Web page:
Whilst VAT may not be an obvious issue when considering the feasibility of a modular construction residential project, it is a crucial factor in the context of the sale of a partially built modular construction residential building where ‘Golden Brick’ VAT zero-rated treatment is the desired outcome, as discussed below. This desired VAT treatment is of particular relevance to housing associations and charities, and to developers which sell development projects to these sectors.
Modular construction has been very much in the political spotlight in recent years. In the Government commissioned 2016 report, ‘The Farmer Review of the UK Construction Labour Model: Modernise or Die’, its author, Mark Farmer (Chief Executive of Cast Consultancy) called for “the use of pre-manufactured solutions through policy measures”. In the Autumn 2017 Budget, it was announced that the Government would prioritise use of offsite manufacturing and other modern methods of construction to improve the cost effectiveness, productivity and speed of construction delivery by 2019 across suitable capital programmes where it represents best value for money. And on 19 July 2018, the Science and Technology Select Committee of the House of Lords released its report, ‘Off-site manufacture for construction: Building for change’, which endorsed the use of modular construction to enable the construction sector to meet the need for housing.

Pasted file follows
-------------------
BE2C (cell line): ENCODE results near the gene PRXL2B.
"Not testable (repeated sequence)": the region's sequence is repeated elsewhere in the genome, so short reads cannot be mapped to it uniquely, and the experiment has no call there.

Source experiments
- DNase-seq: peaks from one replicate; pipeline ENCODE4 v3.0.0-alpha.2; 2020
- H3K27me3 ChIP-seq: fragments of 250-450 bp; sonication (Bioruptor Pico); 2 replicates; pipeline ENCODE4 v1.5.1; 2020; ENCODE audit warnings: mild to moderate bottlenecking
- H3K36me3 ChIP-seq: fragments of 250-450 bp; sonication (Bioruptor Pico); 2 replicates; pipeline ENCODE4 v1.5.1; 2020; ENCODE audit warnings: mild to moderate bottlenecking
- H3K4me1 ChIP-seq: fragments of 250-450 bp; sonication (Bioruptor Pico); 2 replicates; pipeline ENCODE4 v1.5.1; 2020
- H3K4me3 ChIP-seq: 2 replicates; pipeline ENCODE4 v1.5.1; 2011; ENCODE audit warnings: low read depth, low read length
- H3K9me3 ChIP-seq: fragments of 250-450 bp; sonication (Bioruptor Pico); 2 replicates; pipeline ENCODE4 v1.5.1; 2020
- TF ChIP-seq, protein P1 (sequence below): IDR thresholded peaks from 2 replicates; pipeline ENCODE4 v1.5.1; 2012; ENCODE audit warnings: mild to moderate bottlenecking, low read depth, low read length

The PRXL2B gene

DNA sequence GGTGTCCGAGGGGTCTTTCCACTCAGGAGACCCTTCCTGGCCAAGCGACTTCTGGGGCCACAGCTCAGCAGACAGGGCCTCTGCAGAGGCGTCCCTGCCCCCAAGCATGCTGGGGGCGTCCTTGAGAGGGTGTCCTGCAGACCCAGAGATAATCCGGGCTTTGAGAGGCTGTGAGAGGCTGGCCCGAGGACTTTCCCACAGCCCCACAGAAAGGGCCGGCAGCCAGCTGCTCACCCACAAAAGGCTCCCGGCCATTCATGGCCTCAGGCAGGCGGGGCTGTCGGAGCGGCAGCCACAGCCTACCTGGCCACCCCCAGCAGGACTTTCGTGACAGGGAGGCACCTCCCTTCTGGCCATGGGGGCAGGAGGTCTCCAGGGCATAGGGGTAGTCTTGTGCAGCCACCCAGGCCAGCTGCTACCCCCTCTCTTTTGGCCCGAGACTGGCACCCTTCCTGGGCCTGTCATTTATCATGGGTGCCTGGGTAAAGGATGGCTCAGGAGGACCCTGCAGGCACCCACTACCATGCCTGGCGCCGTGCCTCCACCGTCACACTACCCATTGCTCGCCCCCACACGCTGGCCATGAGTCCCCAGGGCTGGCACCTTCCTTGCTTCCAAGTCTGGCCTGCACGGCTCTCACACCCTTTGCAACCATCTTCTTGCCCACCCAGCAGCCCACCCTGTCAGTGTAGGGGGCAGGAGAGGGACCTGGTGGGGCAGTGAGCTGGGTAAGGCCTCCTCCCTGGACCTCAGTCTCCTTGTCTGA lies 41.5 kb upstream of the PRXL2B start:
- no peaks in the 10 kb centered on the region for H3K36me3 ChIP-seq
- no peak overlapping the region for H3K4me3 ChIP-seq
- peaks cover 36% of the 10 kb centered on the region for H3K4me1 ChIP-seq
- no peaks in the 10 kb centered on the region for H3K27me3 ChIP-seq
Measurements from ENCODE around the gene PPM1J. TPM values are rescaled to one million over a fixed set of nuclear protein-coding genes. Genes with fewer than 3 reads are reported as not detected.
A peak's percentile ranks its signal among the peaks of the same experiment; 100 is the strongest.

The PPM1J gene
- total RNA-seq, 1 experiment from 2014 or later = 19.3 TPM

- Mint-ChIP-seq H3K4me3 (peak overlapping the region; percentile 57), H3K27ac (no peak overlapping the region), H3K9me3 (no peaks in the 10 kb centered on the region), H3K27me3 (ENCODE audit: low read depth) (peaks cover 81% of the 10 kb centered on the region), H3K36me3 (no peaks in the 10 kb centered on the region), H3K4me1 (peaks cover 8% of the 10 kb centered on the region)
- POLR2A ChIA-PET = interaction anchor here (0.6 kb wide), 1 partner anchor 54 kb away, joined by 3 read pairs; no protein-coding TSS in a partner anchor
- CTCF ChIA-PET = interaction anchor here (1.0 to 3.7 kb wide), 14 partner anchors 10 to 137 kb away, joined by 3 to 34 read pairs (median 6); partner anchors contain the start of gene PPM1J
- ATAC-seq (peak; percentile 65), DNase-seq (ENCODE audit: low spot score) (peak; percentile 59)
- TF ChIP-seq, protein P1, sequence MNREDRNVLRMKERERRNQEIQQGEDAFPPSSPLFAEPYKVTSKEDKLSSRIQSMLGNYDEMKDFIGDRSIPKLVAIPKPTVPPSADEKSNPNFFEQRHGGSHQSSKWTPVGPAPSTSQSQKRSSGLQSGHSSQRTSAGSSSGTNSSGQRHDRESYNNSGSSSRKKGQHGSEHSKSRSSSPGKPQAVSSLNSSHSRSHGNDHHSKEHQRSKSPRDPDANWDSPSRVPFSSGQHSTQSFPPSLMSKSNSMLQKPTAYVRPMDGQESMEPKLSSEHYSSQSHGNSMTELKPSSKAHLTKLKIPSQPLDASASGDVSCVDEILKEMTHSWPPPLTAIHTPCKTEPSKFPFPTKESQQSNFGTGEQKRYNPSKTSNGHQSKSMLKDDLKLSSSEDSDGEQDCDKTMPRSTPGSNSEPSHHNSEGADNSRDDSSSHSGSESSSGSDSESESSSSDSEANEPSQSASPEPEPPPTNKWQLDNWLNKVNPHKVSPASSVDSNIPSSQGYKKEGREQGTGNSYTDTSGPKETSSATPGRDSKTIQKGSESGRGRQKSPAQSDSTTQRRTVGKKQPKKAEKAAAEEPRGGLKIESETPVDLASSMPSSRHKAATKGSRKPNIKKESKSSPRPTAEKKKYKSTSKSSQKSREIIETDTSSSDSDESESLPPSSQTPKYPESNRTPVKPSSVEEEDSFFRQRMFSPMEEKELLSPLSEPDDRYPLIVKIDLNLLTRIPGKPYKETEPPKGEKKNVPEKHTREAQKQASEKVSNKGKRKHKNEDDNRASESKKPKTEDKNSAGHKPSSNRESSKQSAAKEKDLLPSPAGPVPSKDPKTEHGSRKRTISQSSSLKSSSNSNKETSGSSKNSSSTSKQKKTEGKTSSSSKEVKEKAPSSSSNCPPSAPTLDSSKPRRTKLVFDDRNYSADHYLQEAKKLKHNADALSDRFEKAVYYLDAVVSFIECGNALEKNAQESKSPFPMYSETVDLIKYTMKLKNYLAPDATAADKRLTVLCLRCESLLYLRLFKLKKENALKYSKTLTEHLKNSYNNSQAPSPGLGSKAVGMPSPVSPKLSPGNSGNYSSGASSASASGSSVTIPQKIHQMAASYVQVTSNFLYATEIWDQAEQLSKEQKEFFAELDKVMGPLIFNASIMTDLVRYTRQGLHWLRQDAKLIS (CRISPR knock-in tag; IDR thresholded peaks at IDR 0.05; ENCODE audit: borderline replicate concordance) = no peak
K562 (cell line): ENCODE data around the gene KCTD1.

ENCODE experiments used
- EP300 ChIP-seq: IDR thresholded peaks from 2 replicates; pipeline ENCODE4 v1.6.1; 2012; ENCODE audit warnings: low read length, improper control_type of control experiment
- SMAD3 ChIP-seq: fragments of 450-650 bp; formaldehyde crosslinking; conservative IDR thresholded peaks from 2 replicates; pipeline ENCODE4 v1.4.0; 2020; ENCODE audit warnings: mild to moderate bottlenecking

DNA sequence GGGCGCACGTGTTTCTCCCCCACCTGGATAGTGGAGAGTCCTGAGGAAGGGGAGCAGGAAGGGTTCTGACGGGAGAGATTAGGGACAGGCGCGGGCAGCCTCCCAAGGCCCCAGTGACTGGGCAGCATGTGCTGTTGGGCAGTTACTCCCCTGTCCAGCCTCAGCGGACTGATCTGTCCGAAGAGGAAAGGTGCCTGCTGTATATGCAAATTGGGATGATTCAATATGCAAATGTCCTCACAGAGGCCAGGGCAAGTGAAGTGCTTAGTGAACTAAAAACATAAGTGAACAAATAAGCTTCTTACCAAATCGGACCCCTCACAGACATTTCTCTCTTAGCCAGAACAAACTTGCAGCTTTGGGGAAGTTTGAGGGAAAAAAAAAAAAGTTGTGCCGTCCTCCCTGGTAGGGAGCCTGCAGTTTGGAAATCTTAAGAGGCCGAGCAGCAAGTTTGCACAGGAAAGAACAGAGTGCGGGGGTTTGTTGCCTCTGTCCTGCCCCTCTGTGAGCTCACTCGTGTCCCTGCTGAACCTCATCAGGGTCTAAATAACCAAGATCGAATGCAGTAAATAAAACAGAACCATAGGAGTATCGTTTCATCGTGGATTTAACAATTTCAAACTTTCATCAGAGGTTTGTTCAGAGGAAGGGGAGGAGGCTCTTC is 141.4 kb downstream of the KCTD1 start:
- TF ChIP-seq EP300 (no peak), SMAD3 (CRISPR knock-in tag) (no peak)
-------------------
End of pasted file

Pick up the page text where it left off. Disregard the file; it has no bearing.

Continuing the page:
In essence, modular construction projects involve the use of factory-produced pre-engineered building units that are delivered to site and (in the context of current residential developments which we are seeing in our practice) are then assembled as a self-supporting structure in its own right. A major cost advantage of modular construction is that the required foundations are generally less costly than traditional construction – this is because the modular units are lightweight (though the foundations of a modular construction project will be determined by the building height and the external cladding used on the building). This is a wholly different construction approach from a traditional ‘bricks and mortar’ project which typically requires extensive excavation to construct a deep structural foundation to support the load of a traditional structure (with its perimeter walls and interior load-bearing walls).
It is this seemingly mundane issue of the status of a building’s foundations which gives rise to important VAT considerations.